A few simple words could be worth hundreds of dollars in increased revenue for your business. The most famous examples of up-selling, of course, are “Want fries with that?” from McDonald’s and in the movie theater “Do you want butter on your popcorn?”. Just asking if the customer wants another item gives them a chance to say Yes and adds money to that sale. Another obvious option is the up-size — “Would you like a Large for 25 cents more?”.
Nearly every type of business has the chance to offer an additional item. At the hair salon, if the customer is getting hair coloring, ask if they want their eyebrows and eyelashes colored as well. Salons already do a good job selling hair care products, but it works better if a similar item cannot be found elsewhere at a better price for comparable quality. If your car is in for maintenance, an oil change “while it’s on the hoist” is a good potential up-sell. It’s even more attractive if there is a discount from the normal price.
Up-sells are more successful when they are relatively low-cost options or complementary services that enhance what the customer is already getting. Unpopular up-sells, however, can turn customers off. Nobody likes the extended warranties or maintenance plans offered on high ticket items. Why? It suggests the product in which a customer has already invested a great deal is not reliable. While the sales person tries to minimize that by playing on the customer’s fear of additional expense, it really doesn’t work. A much better approach would be an “insurance” plan that covered not only failure of the product but theft or accidental breakage. Every customer I know, including me, has worried that we’ll drop that new big-screen TV getting it from the car to the living room.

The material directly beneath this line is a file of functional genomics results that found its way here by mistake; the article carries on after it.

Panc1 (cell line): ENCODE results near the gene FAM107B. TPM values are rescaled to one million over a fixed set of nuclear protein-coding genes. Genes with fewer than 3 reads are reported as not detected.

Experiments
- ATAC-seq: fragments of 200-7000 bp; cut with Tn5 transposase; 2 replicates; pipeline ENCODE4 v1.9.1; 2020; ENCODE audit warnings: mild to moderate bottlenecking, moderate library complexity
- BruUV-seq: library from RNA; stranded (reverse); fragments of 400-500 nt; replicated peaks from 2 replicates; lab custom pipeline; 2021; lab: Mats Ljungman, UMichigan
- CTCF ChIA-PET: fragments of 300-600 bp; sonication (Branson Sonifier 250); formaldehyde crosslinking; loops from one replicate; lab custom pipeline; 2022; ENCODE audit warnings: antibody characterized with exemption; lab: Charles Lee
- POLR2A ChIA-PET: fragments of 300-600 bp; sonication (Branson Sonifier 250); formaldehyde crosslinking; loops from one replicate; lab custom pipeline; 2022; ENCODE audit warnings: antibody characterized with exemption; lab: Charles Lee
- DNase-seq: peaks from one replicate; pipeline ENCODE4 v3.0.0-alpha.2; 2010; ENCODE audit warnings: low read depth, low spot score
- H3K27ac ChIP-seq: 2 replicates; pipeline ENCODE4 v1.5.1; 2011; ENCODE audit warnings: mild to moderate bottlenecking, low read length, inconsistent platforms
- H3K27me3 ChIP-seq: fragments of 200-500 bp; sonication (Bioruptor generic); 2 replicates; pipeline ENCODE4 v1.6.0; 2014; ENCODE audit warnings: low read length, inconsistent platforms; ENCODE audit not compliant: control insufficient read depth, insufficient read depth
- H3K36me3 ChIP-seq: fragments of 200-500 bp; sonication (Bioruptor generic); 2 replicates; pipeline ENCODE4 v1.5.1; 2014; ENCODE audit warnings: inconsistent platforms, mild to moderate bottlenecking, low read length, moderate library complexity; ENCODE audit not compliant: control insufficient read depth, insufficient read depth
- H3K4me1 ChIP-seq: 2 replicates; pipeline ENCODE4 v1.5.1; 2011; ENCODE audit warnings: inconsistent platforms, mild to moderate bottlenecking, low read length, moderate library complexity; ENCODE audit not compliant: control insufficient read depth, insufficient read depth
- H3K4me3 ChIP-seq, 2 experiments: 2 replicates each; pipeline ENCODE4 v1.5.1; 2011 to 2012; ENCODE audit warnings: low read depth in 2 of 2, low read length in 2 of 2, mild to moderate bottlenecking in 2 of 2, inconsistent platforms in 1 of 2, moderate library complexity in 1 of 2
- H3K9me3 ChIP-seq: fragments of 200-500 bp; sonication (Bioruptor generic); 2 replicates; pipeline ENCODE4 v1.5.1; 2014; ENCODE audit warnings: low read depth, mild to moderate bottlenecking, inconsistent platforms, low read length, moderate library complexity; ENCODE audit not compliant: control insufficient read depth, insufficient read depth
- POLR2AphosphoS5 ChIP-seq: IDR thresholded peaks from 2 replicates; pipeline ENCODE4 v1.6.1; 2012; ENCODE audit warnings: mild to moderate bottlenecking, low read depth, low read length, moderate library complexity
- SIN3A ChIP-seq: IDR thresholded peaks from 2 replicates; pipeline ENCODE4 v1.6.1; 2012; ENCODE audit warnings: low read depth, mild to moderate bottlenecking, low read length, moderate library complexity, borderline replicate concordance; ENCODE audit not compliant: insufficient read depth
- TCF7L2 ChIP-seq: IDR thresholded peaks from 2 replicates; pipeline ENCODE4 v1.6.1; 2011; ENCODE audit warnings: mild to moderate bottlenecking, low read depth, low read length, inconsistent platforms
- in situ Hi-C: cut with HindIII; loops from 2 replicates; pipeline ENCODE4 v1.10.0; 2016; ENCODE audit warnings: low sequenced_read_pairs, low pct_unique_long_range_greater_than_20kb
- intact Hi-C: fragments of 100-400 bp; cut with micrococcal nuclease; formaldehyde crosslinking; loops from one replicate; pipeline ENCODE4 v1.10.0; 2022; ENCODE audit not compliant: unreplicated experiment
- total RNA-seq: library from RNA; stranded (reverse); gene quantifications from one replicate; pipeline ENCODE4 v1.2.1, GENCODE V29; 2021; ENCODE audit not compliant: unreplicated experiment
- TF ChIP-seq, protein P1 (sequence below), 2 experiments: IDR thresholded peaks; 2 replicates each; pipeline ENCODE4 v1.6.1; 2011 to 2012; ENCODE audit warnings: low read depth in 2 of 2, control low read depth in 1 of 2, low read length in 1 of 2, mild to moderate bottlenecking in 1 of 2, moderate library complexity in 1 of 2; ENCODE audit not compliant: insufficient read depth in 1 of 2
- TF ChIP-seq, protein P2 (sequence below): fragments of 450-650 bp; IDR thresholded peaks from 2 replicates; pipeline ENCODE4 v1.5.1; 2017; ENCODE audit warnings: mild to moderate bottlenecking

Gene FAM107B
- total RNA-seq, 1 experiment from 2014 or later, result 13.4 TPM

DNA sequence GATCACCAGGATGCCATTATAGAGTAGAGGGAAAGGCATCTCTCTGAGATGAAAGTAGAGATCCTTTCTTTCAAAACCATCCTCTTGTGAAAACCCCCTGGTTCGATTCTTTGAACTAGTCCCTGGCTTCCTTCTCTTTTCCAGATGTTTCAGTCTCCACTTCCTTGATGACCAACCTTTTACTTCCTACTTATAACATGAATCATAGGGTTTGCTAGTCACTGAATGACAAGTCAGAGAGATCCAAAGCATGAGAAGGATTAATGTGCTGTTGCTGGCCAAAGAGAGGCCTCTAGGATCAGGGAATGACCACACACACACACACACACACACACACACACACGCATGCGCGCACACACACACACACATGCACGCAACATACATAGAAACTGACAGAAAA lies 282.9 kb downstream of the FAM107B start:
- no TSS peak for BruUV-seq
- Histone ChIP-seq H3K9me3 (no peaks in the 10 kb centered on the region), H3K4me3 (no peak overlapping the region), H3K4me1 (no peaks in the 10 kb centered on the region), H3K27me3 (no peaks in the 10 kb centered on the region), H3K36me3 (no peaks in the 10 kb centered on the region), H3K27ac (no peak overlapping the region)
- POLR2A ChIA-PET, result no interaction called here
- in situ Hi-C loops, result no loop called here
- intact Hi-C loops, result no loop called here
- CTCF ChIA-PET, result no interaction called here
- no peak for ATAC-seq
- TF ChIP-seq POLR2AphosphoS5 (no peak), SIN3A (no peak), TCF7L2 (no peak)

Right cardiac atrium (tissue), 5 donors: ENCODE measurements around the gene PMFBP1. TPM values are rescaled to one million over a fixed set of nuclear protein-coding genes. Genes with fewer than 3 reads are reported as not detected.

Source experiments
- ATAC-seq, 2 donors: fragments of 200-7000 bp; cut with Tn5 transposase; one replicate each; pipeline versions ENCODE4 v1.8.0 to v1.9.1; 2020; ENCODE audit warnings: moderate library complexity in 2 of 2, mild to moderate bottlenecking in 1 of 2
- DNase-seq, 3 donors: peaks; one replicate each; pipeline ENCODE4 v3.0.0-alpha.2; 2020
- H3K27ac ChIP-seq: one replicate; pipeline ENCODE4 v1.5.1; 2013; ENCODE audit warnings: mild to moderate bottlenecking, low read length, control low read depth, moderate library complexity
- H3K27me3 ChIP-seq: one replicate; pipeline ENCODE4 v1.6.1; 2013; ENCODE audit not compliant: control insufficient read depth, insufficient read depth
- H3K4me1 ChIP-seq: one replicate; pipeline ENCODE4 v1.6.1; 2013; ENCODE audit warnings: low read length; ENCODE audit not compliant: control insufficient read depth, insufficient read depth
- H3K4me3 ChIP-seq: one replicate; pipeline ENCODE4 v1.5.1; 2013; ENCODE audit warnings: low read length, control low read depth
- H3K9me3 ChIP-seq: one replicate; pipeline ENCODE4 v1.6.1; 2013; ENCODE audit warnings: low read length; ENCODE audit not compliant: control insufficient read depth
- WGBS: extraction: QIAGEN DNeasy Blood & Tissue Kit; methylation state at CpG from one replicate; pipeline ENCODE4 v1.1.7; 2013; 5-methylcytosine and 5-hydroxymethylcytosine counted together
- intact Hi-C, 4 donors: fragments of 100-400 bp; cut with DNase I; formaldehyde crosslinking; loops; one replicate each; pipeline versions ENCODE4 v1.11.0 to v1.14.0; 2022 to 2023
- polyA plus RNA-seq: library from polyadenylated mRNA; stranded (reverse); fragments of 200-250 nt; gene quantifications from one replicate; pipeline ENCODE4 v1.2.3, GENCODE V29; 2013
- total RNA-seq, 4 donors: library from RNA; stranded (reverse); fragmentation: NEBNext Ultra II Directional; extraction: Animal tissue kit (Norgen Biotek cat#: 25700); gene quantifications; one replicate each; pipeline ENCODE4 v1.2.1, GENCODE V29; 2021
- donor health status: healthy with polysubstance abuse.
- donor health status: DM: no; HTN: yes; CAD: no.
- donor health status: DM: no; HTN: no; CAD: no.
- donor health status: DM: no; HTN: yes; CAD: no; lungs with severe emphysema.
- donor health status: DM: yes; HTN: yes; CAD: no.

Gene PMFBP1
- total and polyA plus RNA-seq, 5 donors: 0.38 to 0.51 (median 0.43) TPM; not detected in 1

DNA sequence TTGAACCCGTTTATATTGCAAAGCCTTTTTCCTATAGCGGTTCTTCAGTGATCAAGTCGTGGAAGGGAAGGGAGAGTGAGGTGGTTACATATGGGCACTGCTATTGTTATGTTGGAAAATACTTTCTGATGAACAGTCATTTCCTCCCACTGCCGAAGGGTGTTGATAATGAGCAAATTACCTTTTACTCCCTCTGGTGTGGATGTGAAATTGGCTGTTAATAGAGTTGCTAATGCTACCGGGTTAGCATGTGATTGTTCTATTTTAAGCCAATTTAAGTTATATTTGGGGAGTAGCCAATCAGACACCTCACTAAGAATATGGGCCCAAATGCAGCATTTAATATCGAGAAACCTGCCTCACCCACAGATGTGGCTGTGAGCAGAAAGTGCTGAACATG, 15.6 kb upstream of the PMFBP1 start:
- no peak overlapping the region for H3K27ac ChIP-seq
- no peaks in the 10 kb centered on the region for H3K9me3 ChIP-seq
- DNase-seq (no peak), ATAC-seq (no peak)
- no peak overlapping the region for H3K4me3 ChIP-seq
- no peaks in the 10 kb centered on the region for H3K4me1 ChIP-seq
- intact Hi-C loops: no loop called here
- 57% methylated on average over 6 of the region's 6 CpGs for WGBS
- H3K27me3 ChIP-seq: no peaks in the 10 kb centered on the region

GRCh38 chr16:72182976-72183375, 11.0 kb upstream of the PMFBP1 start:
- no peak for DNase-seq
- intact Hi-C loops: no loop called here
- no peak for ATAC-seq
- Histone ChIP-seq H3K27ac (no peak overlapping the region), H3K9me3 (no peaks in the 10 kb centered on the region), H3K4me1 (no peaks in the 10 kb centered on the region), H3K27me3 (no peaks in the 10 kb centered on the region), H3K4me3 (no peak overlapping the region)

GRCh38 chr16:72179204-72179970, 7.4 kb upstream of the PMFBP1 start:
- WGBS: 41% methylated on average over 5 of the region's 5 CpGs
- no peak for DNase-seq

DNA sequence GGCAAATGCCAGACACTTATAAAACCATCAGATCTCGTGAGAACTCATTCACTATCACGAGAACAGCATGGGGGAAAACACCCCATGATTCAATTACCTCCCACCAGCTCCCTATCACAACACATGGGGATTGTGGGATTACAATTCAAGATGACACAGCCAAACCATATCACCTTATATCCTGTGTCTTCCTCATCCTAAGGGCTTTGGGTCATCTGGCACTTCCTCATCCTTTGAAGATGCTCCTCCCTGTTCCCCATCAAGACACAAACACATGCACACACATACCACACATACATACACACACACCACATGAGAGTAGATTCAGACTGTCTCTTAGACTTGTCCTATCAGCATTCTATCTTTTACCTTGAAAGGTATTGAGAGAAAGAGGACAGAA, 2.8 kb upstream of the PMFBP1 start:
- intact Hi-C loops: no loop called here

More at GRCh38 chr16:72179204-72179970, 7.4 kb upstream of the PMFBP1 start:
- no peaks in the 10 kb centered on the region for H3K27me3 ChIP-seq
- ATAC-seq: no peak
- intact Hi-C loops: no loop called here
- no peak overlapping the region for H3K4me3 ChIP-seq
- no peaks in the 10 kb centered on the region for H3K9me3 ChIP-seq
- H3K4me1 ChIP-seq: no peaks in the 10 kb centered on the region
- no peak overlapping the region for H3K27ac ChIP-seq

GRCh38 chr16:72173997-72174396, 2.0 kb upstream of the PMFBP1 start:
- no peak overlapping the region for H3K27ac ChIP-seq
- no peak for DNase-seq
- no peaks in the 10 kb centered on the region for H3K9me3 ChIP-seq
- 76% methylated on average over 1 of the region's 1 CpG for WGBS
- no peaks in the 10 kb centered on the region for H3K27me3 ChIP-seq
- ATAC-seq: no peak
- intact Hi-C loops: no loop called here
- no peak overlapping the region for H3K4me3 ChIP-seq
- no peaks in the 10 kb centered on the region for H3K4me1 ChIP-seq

Of the 3 ways to increase sales, larger dollar amounts on each sale is the easiest to achieve. Any additional product or service that represents added value can be offered as an up-sell. What can you offer your customers that will make them buy more?